Mumbai / New Delhi: Higher revenues and lower costs will help the merging Kingfisher Airlines Ltd and Deccan Aviation Ltd earn between Rs250 crore and Rs300 crore a year, reducing losses by the same amount, said a senior executive of the UB Group that controls Kingfisher, and, in the process, help the merged entity turn profitable in 2008-09.
Mutual benefit: Vijay Mallya (right) will be chairman and CEO of the new entity, Kingfisher Airlines, and Deccan’s G.R. Gopinath will be its vice-chairman. Kingfisher will raise about $250 million through equity.
Kingfisher had earlier expected to break even in 2009-10, while Deccan does not any longer give forecasts on when it will become profitable. The boards of both companies approved the merger late on Wednesday night naming UB Group chairman Vijay Mallya as the combined entity’s chairman and chief executive and Deccan founder G.R. Gopinath as vice-chairman.
The two airline firms—Kingfisher and Deccan run eponymous airlines, one a full fare carrier and the other a no-frills service—have together lost Rs776 crore in the first six months this fiscal year. The merger, when it happens, will see most of Kingfisher’s operations merge into Deccan, whose shares are listed in India; the name of the listed company will be changed to Kingfisher.
The top benefit from synergies emanating from the merger is higher revenues from optimizing use of aircraft of each airline on different routes at peak and non-peak hours, said Ravi Nedungadi, chief financial officer of the UB Group.
“The opportunity is to maximize use of the asset (aircraft) by looking at time buckets in addition to sectors. Today, for example, it’s not very optimal to deploy a low cost offering on the Mumbai-Delhi route at peak hours. At that time, people will pay much higher fares. On the other hand, a Kingfisher plane in the afternoon or 11pm goes empty,” Nedungadi said in a phone interview. “The idea is to play around with the offering. We will make Rs150-200 crore revenues with very marginal costs.”
Next, Nedungadi added, was the potential to reduce costs in engineering and maintenance support as also by way of securing discounts on insurance and bulk purchase of fuel. The merged entity “can have better negotiations with fuel suppliers as one entity. Even a 1% discount for 80 planes will make a huge difference,” he said, quantifying the total cost reduction at Rs100 crore a year.
In addition to these benefits, Kingfisher, Deccan and its advisers—UB had hired consultant Accenture Ltd to advise it on the merger—have structured the deal such that the two firms will be able to retain benefits of losses accumulated operating in a highly competitive business.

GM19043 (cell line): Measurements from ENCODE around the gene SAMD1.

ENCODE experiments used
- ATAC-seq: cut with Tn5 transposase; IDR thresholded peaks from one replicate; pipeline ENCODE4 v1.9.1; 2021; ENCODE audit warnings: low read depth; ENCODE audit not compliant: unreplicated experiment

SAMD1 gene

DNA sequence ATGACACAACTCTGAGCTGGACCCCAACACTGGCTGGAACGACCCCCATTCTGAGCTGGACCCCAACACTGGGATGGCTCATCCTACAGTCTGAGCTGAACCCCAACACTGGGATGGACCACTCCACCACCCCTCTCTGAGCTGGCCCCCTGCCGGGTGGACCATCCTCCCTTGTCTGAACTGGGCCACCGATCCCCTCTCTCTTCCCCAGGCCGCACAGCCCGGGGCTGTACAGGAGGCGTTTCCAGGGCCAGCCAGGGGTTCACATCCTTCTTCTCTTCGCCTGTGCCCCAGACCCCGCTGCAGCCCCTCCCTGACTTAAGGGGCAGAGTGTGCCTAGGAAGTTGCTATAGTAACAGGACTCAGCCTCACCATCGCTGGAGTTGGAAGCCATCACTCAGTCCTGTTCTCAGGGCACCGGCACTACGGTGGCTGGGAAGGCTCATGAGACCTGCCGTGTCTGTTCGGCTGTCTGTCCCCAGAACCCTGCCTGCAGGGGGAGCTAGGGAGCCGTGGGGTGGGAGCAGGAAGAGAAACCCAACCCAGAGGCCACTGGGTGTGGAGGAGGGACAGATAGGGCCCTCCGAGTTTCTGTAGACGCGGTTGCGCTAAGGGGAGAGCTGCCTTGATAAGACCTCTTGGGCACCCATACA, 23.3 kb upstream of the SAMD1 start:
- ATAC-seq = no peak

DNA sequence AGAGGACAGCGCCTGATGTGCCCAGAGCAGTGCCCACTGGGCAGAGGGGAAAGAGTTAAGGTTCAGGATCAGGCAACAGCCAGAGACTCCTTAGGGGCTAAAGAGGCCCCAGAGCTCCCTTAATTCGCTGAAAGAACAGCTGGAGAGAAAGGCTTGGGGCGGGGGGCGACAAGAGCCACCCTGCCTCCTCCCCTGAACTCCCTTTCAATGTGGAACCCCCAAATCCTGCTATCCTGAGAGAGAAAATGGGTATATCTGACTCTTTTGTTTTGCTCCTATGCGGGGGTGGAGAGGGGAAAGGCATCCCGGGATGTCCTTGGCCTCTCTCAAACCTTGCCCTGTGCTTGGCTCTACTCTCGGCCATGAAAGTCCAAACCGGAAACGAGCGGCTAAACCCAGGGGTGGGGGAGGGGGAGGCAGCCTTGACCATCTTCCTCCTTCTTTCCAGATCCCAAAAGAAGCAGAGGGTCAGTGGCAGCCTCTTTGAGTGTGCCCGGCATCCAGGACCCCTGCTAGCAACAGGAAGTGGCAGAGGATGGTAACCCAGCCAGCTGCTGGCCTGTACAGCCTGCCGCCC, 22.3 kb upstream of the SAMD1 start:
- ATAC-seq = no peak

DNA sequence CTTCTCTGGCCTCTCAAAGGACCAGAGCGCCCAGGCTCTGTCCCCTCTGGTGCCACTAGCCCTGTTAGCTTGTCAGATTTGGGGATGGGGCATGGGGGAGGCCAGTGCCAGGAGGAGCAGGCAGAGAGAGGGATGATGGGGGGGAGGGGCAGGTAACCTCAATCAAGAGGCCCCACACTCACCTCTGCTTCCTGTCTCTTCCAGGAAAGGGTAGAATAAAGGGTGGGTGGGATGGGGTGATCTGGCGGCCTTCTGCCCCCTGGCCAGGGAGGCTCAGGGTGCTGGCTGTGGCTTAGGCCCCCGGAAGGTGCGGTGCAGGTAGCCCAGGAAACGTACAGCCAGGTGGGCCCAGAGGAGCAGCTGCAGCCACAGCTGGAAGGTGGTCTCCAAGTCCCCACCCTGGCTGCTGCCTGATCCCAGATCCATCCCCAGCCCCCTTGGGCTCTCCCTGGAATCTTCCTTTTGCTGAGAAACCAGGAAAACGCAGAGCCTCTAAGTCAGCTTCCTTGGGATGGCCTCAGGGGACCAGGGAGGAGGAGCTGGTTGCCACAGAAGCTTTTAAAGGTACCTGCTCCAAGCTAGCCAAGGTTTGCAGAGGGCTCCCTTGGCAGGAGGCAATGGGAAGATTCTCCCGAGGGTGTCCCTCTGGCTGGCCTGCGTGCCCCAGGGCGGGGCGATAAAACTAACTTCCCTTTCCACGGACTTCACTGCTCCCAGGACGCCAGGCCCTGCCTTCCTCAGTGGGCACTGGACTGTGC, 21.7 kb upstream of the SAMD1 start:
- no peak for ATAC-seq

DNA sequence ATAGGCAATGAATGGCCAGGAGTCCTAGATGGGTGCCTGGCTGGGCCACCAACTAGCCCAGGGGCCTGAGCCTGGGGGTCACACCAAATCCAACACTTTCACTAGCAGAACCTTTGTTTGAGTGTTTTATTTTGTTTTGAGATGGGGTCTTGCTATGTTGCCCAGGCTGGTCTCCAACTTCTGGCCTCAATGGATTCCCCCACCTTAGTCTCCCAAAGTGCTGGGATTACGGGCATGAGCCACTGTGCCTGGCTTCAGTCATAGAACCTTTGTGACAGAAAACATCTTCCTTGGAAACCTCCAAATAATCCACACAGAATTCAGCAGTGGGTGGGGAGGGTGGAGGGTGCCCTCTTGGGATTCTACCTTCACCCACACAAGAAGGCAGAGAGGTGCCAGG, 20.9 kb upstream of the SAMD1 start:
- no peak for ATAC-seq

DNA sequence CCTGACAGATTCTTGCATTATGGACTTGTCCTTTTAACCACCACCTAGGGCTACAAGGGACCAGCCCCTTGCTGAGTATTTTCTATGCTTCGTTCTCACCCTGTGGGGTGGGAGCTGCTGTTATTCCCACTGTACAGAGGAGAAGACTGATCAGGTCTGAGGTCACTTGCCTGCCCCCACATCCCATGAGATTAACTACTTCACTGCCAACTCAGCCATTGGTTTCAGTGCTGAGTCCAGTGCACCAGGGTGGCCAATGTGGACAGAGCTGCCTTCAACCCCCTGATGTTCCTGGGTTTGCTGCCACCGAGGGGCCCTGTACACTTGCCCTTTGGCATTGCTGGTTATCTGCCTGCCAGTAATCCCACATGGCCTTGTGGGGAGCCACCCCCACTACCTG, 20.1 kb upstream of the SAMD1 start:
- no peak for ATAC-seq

UB Group plans to spin off its scheduled airline business and merge it into Deccan Aviation, retaining a plane charter and general aviation business with Kingfisher Airlines. “That way, about 90% (of Kingfisher Airlines) will be demerged and moved into Deccan, not the legal entity Kingfisher Airlines, thereby minimizing the tax impact,” Nedungadi said referring to an India tax rule that disallows companies in businesses other than manufacturing, banking, telecom and software to carry forward losses and set them off against their future profits.
The duo, which together has about a 27% share of the domestic market by passengers, had total losses of some Rs2,000 crore end of October.
The new entity (Kingfisher) will raise about $250 million (Rs990 crore) through equity—a follow-on share sale or an offering of global depository receipts or a placement with institutional buyers—to retire debt and finance operations, Nedungadi said.
The other benefit in Wednesday’s merger will be rights that Kingfisher will gain in flying overseas, an ambition of Mallya. Deccan completes five years of operation, a key eligibility under Indian aviation laws to be able to start international operations, in August 2008, and Kingfisher expects to fly overseas under that licence. Nedungadi said Kingfisher expects non-stop flying and superior in-flight customer service to help differentiate it from rivals.
But an industry expert said it will not be an easy task for Kingfisher to establish itself on international routes from and to India, on which ticket sales are estimated by consultant Centre for Asia Pacific Aviation at Rs16,000 crore.
State-owned National Aviation Company of India Ltd’s Air India accounts for more than 27% of this international market with 3% vesting with India’s oldest private carrier Jet Airways (India) Ltd. The remaining 70% is controlled by foreign carriers such as Lufthansa AG and Singapore Airlines Ltd, which are aggressively expanding their operations here in a market growing at 16-17%.
With aircraft deliveries lined up for both Indian carriers the competition on overseas route is only likely to intensify. Air India plans to press into service new Boeing Co.-made aircraft non-stop between Bangalore and San Francisco by the first half of 2008—an often professed launch route for Kingfisher.
“It may sound very interesting but where will you get 300-400 passengers everyday to fly (to California),” asked Ashwin Damera, CEO of website Travelguru.com.